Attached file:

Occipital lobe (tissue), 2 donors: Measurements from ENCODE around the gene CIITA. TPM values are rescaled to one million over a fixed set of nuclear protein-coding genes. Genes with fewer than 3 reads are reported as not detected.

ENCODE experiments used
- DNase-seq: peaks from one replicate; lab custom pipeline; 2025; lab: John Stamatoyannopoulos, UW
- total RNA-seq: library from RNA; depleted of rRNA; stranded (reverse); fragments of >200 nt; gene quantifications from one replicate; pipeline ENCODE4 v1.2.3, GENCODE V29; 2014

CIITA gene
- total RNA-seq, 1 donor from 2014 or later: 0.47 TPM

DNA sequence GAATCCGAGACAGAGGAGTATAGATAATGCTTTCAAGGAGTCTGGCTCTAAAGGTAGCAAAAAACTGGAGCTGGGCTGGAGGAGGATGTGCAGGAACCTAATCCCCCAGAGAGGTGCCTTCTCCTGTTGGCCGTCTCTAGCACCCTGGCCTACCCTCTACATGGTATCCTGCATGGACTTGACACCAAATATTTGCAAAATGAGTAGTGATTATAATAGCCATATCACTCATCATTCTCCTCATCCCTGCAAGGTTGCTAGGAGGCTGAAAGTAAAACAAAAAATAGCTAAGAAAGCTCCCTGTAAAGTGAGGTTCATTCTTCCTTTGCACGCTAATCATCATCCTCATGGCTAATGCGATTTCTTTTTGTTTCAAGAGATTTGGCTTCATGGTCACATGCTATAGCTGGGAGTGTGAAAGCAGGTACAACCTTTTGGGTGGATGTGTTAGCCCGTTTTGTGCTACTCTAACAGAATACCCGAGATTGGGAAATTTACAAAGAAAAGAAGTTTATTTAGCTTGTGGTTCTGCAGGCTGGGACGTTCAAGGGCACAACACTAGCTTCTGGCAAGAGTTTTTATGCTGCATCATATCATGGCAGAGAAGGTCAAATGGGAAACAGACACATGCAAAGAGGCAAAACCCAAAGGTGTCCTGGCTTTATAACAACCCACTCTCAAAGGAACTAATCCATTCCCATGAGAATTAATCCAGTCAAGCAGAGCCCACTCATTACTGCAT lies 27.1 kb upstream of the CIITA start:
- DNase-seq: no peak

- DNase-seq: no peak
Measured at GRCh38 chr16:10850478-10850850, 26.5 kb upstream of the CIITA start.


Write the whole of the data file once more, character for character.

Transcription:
Occipital lobe (tissue), 2 donors: Measurements from ENCODE around the gene CIITA. TPM values are rescaled to one million over a fixed set of nuclear protein-coding genes. Genes with fewer than 3 reads are reported as not detected.

ENCODE experiments used
- DNase-seq: peaks from one replicate; lab custom pipeline; 2025; lab: John Stamatoyannopoulos, UW
- total RNA-seq: library from RNA; depleted of rRNA; stranded (reverse); fragments of >200 nt; gene quantifications from one replicate; pipeline ENCODE4 v1.2.3, GENCODE V29; 2014

CIITA gene
- total RNA-seq, 1 donor from 2014 or later: 0.47 TPM

DNA sequence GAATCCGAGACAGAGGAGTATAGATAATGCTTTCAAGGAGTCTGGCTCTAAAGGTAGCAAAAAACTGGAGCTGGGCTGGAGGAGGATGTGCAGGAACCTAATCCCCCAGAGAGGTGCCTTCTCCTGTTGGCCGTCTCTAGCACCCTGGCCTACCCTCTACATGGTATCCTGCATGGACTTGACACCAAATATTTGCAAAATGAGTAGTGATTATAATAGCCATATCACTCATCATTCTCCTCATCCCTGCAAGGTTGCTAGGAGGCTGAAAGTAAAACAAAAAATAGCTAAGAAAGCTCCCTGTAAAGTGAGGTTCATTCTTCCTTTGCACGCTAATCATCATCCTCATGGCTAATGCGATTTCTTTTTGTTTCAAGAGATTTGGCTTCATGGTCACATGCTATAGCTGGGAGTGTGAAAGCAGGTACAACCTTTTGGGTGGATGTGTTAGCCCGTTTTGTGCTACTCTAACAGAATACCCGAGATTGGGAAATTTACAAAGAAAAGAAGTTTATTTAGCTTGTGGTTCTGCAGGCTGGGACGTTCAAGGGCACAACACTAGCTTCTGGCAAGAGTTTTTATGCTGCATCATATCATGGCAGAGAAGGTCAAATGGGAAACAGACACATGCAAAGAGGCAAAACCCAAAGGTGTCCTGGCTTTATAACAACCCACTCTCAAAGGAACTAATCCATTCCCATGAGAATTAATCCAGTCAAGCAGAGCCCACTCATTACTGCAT lies 27.1 kb upstream of the CIITA start:
- DNase-seq: no peak

- DNase-seq: no peak
Measured at GRCh38 chr16:10850478-10850850, 26.5 kb upstream of the CIITA start.